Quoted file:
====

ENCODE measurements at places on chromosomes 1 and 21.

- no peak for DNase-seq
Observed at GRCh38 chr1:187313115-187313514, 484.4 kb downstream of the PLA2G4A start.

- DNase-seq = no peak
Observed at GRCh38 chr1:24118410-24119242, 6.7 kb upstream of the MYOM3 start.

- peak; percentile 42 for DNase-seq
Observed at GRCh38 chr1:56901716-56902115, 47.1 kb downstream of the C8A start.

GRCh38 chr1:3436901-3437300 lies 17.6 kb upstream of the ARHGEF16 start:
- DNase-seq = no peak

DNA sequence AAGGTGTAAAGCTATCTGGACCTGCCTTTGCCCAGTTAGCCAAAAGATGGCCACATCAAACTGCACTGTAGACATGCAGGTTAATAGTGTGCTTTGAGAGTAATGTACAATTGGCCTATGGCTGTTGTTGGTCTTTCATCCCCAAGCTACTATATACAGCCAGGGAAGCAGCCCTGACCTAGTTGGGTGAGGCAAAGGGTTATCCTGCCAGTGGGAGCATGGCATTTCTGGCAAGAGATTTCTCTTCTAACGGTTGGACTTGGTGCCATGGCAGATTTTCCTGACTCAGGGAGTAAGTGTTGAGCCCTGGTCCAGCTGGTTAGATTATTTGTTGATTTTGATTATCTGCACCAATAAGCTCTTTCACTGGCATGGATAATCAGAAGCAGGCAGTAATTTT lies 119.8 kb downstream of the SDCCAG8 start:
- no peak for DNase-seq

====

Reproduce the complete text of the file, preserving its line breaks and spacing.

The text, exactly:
ENCODE measurements at places on chromosomes 1 and 21.

- no peak for DNase-seq
Observed at GRCh38 chr1:187313115-187313514, 484.4 kb downstream of the PLA2G4A start.

- DNase-seq = no peak
Observed at GRCh38 chr1:24118410-24119242, 6.7 kb upstream of the MYOM3 start.

- peak; percentile 42 for DNase-seq
Observed at GRCh38 chr1:56901716-56902115, 47.1 kb downstream of the C8A start.

GRCh38 chr1:3436901-3437300 lies 17.6 kb upstream of the ARHGEF16 start:
- DNase-seq = no peak

DNA sequence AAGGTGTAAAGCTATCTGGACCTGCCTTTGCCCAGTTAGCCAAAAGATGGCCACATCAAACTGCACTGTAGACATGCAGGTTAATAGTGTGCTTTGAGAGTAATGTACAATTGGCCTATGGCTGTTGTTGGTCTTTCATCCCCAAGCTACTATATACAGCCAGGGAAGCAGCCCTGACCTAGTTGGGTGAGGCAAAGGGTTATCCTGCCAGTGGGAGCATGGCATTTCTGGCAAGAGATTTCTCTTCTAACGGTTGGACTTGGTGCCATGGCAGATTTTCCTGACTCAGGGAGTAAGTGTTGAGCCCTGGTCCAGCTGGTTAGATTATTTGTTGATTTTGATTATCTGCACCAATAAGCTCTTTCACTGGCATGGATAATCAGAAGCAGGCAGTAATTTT lies 119.8 kb downstream of the SDCCAG8 start:
- no peak for DNase-seq